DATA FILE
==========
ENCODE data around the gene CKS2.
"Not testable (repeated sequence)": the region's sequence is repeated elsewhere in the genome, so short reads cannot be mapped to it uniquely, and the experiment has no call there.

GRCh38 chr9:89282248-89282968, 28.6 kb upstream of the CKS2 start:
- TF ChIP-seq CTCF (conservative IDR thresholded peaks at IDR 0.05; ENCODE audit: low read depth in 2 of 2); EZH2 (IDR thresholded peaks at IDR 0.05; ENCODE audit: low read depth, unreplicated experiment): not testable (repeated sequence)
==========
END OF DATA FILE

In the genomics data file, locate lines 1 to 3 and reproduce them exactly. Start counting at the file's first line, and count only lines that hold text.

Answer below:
ENCODE data around the gene CKS2.
"Not testable (repeated sequence)": the region's sequence is repeated elsewhere in the genome, so short reads cannot be mapped to it uniquely, and the experiment has no call there.

GRCh38 chr9:89282248-89282968, 28.6 kb upstream of the CKS2 start: